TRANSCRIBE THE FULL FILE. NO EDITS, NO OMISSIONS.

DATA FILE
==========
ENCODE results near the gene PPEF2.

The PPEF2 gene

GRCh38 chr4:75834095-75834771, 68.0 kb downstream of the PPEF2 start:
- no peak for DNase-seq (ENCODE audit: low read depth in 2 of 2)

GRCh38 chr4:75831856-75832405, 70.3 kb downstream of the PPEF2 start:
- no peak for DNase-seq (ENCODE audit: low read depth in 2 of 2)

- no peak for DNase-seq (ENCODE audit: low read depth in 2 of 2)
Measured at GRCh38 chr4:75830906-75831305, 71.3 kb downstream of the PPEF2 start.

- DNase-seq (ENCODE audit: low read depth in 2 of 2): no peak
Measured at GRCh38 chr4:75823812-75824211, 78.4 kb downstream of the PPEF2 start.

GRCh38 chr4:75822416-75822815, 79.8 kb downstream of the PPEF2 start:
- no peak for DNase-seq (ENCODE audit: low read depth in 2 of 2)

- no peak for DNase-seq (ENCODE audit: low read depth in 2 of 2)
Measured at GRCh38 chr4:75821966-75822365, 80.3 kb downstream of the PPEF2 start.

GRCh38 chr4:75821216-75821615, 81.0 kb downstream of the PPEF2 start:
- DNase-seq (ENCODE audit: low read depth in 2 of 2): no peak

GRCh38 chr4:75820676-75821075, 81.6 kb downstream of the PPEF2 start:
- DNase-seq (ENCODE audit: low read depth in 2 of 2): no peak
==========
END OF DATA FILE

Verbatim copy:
ENCODE results near the gene PPEF2.

The PPEF2 gene

GRCh38 chr4:75834095-75834771, 68.0 kb downstream of the PPEF2 start:
- no peak for DNase-seq (ENCODE audit: low read depth in 2 of 2)

GRCh38 chr4:75831856-75832405, 70.3 kb downstream of the PPEF2 start:
- no peak for DNase-seq (ENCODE audit: low read depth in 2 of 2)

- no peak for DNase-seq (ENCODE audit: low read depth in 2 of 2)
Measured at GRCh38 chr4:75830906-75831305, 71.3 kb downstream of the PPEF2 start.

- DNase-seq (ENCODE audit: low read depth in 2 of 2): no peak
Measured at GRCh38 chr4:75823812-75824211, 78.4 kb downstream of the PPEF2 start.

GRCh38 chr4:75822416-75822815, 79.8 kb downstream of the PPEF2 start:
- no peak for DNase-seq (ENCODE audit: low read depth in 2 of 2)

- no peak for DNase-seq (ENCODE audit: low read depth in 2 of 2)
Measured at GRCh38 chr4:75821966-75822365, 80.3 kb downstream of the PPEF2 start.

GRCh38 chr4:75821216-75821615, 81.0 kb downstream of the PPEF2 start:
- DNase-seq (ENCODE audit: low read depth in 2 of 2): no peak

GRCh38 chr4:75820676-75821075, 81.6 kb downstream of the PPEF2 start:
- DNase-seq (ENCODE audit: low read depth in 2 of 2): no peak